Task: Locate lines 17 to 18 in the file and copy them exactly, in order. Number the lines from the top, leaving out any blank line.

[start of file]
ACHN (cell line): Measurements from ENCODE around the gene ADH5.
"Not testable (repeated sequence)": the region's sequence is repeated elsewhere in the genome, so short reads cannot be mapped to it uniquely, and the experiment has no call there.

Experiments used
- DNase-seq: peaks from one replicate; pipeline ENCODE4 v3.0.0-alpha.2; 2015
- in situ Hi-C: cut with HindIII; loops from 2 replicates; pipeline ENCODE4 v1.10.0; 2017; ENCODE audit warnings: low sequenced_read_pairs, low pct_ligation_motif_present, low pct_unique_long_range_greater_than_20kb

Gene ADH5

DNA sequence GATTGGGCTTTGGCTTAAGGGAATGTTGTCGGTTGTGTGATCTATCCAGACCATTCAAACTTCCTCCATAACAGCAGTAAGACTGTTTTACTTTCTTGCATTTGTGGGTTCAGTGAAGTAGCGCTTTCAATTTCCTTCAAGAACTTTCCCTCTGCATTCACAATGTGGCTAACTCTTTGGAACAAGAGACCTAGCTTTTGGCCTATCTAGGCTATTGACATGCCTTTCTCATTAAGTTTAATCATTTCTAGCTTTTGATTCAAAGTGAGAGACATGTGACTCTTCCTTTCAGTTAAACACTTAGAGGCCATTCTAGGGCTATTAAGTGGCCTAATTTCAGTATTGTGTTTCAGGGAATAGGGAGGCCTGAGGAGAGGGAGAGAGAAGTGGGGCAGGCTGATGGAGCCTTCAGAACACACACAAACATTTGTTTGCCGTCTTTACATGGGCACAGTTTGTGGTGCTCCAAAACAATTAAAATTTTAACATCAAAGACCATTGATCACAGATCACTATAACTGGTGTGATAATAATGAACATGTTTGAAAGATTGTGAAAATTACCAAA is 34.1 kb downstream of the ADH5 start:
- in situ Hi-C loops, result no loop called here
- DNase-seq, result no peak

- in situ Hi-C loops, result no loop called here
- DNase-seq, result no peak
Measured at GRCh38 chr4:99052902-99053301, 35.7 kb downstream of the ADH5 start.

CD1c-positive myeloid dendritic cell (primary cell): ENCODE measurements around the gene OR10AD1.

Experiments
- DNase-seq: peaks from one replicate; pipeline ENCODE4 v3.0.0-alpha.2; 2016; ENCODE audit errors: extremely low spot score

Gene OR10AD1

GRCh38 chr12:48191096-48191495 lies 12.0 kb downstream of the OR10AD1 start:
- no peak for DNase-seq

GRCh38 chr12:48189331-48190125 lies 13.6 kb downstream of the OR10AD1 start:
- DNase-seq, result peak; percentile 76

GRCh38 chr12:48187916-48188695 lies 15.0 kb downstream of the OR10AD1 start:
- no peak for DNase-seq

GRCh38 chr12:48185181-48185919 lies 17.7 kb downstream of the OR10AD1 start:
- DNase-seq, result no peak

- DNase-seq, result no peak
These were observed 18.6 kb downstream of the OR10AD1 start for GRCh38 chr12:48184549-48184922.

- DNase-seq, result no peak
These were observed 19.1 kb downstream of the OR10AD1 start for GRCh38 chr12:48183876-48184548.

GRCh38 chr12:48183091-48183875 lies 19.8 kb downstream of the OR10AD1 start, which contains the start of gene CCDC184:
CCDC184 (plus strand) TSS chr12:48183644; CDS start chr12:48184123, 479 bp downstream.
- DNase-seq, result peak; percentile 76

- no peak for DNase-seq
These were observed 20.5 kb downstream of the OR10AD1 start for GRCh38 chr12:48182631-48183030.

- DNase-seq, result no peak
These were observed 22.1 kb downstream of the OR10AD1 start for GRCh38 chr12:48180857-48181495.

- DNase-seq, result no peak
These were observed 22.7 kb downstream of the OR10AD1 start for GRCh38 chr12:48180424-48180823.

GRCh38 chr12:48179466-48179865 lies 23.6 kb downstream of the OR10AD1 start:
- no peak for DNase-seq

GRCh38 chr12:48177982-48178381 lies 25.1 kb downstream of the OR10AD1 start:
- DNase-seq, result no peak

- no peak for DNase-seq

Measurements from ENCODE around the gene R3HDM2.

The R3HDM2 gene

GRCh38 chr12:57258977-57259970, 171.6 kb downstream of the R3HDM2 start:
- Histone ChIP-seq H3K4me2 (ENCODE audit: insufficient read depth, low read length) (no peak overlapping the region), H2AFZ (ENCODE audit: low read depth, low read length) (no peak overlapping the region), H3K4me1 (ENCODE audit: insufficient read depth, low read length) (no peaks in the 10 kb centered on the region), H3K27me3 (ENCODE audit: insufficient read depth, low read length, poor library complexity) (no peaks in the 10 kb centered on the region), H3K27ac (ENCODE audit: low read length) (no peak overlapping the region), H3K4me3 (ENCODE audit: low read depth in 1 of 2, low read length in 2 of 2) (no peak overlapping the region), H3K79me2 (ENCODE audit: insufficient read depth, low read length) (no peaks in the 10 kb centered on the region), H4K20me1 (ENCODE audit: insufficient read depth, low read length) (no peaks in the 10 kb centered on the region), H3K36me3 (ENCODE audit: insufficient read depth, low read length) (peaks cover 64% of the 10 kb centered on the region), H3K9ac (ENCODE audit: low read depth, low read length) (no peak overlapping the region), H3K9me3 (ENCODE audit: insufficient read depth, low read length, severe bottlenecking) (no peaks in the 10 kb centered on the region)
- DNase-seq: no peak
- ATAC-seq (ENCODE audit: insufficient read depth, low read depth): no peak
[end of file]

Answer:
GRCh38 chr12:48191096-48191495 lies 12.0 kb downstream of the OR10AD1 start:
- no peak for DNase-seq